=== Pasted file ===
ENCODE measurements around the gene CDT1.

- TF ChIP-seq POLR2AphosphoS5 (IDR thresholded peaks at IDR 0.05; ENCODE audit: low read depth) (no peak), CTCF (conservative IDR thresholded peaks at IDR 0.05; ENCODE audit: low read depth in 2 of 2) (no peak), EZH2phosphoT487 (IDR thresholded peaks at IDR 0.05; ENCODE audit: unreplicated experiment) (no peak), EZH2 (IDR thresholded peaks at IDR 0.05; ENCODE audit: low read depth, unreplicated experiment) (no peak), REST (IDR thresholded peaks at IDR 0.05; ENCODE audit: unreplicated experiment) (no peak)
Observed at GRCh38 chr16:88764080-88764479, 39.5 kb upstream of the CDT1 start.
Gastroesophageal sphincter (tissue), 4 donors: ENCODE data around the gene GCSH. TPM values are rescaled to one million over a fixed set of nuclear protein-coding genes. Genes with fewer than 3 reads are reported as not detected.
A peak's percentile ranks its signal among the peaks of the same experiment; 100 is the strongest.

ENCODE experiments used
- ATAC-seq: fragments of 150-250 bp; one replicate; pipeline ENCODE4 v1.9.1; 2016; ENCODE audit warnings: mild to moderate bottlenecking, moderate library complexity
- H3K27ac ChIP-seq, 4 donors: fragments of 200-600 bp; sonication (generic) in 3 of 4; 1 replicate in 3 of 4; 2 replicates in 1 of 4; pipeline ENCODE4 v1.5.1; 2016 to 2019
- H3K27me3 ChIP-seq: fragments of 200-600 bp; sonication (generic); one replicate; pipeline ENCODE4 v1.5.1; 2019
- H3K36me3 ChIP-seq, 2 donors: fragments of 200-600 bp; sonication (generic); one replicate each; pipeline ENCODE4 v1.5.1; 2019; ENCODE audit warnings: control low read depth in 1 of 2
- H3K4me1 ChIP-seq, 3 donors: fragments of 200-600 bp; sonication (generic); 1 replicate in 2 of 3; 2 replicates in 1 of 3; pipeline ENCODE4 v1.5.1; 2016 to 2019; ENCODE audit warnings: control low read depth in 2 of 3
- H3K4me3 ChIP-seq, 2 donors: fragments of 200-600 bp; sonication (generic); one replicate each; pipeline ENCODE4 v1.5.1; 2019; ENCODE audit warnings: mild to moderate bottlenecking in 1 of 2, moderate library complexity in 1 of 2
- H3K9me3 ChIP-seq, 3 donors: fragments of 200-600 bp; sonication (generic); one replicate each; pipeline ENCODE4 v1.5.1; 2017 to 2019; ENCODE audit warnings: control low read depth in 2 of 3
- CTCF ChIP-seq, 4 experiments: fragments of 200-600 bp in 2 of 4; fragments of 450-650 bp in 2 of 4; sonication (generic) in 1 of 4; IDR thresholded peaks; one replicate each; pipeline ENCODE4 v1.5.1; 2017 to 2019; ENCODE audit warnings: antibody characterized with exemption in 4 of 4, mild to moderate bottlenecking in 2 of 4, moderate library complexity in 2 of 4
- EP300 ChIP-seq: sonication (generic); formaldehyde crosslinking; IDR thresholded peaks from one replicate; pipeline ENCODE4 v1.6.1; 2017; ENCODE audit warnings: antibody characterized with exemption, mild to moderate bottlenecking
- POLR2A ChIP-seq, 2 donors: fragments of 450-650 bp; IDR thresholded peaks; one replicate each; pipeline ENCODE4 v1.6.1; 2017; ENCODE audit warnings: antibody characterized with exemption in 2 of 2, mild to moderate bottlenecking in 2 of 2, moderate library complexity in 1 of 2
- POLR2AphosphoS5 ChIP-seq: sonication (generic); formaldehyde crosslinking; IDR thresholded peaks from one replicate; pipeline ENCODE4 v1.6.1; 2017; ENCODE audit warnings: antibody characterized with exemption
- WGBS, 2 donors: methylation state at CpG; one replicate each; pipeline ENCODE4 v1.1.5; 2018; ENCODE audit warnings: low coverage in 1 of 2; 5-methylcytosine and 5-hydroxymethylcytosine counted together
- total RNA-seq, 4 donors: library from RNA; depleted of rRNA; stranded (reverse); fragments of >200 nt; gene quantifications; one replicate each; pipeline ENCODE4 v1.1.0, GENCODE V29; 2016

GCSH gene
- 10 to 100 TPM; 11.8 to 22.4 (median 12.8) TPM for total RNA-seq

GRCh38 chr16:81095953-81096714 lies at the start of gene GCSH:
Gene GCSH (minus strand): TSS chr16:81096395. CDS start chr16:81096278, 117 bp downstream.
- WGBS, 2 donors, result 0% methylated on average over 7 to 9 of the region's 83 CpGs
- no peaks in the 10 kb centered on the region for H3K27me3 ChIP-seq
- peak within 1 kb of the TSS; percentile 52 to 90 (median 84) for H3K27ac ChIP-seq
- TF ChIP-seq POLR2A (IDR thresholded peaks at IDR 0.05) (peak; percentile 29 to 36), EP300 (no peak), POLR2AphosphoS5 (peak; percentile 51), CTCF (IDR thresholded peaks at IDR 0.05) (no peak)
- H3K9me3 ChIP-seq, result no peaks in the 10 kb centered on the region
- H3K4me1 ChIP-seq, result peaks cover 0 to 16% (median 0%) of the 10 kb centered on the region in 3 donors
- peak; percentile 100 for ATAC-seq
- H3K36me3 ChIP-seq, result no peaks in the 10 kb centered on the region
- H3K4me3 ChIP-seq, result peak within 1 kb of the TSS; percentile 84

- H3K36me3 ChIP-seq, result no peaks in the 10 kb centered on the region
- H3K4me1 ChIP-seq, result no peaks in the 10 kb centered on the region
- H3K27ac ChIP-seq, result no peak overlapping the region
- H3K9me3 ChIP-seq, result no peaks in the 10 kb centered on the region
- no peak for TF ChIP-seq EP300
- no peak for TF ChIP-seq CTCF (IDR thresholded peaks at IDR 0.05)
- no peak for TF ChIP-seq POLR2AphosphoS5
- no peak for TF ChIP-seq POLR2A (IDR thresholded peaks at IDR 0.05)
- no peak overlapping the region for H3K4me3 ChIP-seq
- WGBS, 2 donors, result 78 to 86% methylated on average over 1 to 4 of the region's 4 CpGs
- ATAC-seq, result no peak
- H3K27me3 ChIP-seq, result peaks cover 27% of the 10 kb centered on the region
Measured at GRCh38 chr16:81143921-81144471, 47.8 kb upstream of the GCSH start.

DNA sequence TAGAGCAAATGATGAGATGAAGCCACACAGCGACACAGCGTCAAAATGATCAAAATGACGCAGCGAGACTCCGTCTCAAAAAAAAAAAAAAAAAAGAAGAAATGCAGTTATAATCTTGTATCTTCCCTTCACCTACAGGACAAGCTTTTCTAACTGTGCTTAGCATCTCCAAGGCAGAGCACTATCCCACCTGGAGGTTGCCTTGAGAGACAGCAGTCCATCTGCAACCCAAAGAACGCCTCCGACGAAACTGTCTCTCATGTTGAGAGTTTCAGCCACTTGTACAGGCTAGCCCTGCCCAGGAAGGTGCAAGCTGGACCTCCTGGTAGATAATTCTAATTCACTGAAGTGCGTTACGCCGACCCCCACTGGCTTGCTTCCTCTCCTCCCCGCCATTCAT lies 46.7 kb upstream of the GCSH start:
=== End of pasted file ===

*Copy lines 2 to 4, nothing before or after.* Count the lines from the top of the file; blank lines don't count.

- TF ChIP-seq POLR2AphosphoS5 (IDR thresholded peaks at IDR 0.05; ENCODE audit: low read depth) (no peak), CTCF (conservative IDR thresholded peaks at IDR 0.05; ENCODE audit: low read depth in 2 of 2) (no peak), EZH2phosphoT487 (IDR thresholded peaks at IDR 0.05; ENCODE audit: unreplicated experiment) (no peak), EZH2 (IDR thresholded peaks at IDR 0.05; ENCODE audit: low read depth, unreplicated experiment) (no peak), REST (IDR thresholded peaks at IDR 0.05; ENCODE audit: unreplicated experiment) (no peak)
Observed at GRCh38 chr16:88764080-88764479, 39.5 kb upstream of the CDT1 start.
Gastroesophageal sphincter (tissue), 4 donors: ENCODE data around the gene GCSH. TPM values are rescaled to one million over a fixed set of nuclear protein-coding genes. Genes with fewer than 3 reads are reported as not detected.